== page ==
If you're building a new home or adding an entirely new HVAC system to an existing one, you might be surprised at how much time and work goes into planning the system. Can't you just perform a simple square footage calculation and move on? Of course, the answer is a solid "no." Both residential and commercial HVAC systems require substantial and sophisticated design work.
While whole textbooks exist on the subject of HVAC design, it can be instructive to learn a little about what goes into this process to understand why planning is so critical. The design of your system is arguably more vital to its efficiency and operation than your installation or choice of equipment.
Load Calculations: More Than Just Square Footage
Good planning starts with load calculations for both cooling and heating. You can find some quick and dirty formulas online for calculating your HVAC loads, but these typically rely only on basic features such as square footage. These calculations will provide you with a rough estimate of your needs at best, but professionals use far more in-depth formulas to determine your heating and cooling needs.
Note that these calculations can include many surprising considerations, including the materials used in constructing your walls and even the color of your roof. These design decisions can impact how much heat your home gains during the summer and how much warmth it loses during the winter. An accurate load calculation must take all of these issues into account.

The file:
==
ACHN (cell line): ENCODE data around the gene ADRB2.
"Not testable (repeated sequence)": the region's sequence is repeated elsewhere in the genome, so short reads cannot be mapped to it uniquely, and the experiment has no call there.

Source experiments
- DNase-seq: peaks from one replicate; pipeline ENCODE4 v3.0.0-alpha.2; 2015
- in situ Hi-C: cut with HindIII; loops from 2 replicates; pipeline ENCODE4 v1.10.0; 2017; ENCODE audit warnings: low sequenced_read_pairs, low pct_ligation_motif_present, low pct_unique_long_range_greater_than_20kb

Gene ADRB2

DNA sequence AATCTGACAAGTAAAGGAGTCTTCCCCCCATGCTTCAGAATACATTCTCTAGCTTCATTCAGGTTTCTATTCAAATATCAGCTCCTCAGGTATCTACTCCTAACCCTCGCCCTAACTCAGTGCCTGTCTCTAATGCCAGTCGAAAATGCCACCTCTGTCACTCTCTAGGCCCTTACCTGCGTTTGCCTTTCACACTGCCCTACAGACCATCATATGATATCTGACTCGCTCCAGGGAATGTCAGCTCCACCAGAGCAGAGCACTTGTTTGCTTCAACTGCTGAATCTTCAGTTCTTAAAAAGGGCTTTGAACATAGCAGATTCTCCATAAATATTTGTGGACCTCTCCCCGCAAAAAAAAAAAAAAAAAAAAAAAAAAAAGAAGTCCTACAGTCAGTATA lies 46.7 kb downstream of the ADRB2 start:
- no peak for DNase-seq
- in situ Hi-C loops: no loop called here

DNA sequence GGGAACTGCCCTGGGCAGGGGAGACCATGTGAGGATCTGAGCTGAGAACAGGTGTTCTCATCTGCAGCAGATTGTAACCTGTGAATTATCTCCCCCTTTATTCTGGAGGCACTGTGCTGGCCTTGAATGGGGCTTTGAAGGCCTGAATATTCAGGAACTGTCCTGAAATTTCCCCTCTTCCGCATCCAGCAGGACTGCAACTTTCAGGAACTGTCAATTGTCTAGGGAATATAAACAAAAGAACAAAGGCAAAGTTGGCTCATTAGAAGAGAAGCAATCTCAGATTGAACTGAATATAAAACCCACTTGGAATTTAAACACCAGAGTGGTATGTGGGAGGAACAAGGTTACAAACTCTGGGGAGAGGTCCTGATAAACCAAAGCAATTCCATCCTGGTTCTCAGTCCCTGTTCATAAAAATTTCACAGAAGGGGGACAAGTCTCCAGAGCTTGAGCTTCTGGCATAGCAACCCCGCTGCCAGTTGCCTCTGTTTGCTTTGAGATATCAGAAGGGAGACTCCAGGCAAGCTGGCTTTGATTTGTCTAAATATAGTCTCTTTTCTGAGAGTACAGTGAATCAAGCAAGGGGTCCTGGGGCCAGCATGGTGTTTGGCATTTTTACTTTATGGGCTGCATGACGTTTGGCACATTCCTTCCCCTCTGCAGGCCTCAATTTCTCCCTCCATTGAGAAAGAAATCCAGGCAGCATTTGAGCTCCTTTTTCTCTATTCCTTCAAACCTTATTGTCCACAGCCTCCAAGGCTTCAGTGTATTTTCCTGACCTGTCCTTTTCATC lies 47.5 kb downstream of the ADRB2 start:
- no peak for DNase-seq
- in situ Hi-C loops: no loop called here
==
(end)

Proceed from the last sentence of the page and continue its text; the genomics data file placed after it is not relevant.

In addition to considering your overall HVAC load, most contractors will also look at HVAC needs on a room-by-room basis. Some rooms may have more significant requirements due to large windows or other factors, while different parts of your home may require less heating or cooling. These localized calculations can affect numerous aspects of your HVAC system's design.
Putting It All Together
Load calculations are only one part of the equation. These can determine the equipment size you need for your house, but your contractors will also need to look at how much airflow each room requires. While larger rooms typically require greater flow, other considerations may come into play, and you may need to push more air into smaller spaces with higher heating or cooling load.
Ultimately, your contractor will use this information to determine the size of your ductwork, the number of branches, and how to distribute it throughout your home. This design stage is crucial to avoid making hot and cold spots or pushing so much air through your vents that your system creates sizable drafts. Careful design work will ensure that your system can keep your home comfortable at any temperature.
For more information, contact a local HVAC contractor, such as Engineer Mechanical Contractor, Inc.